Helen told me she found two books extremely helpful when she started out writing erotic romance: The Complete Idiot's Guide to Writing Erotic Romance by Alison Kent, and Passionate Ink: A Guide to Writing Erotic Romance by Angela Knight. "In addition, probably the most helpful resource in all my writing, not just erotic, has been an online course by Margie Lawson called Empowering Characters' Emotions," Helen said. "Margie is a chaptermate of mine. If you have the chance to take any of her online courses (she offers two others, as well) run, don't walk, and take them. She's phenomenal. ECE is especially helpful for writing erotic romance. I've read so many love scenes in erotic romance that are no more than tongues thrusting, lips sucking, body parts slapping together. Without the emotion to back it up, the reader won't get those 'belly tugs' that we all live for."

On a personal note, Helen has four piercings: three in her left ear and one in her right. "I used to have five in my left and two in my right," she shared with me, "but when I finished law school and took the bar exam, I decided that was a little much, so I let three of them close. I've come close to doing the belly button, but I keep hearing that it takes six months to heal. Body piercing, to me, is sexy in the same way tattoos are sexy-- as a tasteful adornment to a body that is already beautiful. Nothing is less sexy than a body that is covered in piercings or tattoos. I personally don't care for nose, lip, or eyebrow piercings. Nipple piercings are kind of sexy, but I'm not that brave!"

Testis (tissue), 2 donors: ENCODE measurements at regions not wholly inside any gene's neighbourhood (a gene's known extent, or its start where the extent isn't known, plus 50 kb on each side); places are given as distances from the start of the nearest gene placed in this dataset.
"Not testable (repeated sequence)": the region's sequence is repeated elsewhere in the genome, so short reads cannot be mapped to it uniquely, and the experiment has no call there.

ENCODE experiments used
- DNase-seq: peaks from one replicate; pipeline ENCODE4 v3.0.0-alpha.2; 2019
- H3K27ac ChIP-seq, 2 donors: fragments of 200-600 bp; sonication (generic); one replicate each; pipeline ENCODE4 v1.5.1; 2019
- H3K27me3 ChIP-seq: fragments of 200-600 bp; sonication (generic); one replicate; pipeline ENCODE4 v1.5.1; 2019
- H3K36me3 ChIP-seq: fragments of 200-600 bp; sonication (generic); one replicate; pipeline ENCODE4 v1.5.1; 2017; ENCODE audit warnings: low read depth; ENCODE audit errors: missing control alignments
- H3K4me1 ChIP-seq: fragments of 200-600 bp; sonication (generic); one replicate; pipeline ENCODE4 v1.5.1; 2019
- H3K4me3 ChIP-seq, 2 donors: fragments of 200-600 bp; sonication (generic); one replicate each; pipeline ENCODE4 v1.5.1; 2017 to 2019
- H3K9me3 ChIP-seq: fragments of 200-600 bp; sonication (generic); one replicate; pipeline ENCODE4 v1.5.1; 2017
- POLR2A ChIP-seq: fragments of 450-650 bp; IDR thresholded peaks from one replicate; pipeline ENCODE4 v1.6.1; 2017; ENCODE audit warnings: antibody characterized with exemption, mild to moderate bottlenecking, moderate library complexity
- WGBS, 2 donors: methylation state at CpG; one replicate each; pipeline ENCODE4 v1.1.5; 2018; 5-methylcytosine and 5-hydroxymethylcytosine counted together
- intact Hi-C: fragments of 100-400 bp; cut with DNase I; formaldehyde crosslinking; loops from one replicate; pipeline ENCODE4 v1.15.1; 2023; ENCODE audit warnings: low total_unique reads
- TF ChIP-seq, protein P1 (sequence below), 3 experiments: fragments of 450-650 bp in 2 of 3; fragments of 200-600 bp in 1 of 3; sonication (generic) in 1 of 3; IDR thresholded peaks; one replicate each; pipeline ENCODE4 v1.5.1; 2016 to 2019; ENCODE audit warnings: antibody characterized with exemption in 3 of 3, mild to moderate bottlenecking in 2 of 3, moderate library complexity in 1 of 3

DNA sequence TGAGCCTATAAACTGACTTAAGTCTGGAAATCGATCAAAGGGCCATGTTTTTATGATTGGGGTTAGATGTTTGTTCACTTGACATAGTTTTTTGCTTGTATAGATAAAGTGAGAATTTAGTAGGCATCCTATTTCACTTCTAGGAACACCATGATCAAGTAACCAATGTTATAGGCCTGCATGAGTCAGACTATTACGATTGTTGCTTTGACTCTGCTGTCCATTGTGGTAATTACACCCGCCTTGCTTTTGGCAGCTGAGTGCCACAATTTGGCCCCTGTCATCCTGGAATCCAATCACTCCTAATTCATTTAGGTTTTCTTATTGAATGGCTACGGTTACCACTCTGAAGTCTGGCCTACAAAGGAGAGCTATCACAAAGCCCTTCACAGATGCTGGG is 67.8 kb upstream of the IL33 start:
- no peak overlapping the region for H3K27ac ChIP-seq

When it comes to food, raw oysters are up there at the top. "They're perfect for slurping right off a tummy," she said, "and, of course, they're known as an aphrodisiac. I know a lot of people don't like them, but I absolutely love them. They're slick and salty and just wonderful."

However, her very favorite is sushi. "Yes, I love raw food," she confessed. "Salmon is my favorite, and my second favorite is Unagi, which is freshwater eel. And it's actually cooked."

On the other end of the spectrum, however, she can't eat goat cheese. "Ugh," she said. "I'm convinced it's the work of the devil."

And, on a very personal note, she shared with me that her husband can tie a cherry stem with his tongue and, yes, she does know what a lucky woman she is!

Finally, I asked Helen what advice she would give an author just starting out.

"Self-educate, self-educate, self-educate! I'm totally serious," she declared. "There is so much more to writing romance than knowing the rules of grammar and being able to put together a colorful sentence. The resources I listed above are wonderful, and there's a wealth of others available. Self-education made a huge difference in my craft. A little over a year ago, I entered my first contest...and got my humility handed to me on a platter. After getting over the initial shock and damage to my thin writer's skin, I took a good look at the judges' comments and began the education process. I did much better in my second contest, though I didn't final. The third? All three of my entries finaled. Winners will be announced next month. I attribute those finals, and the fact that I'm now published, to self-education." You can keep up with Helen on her blog,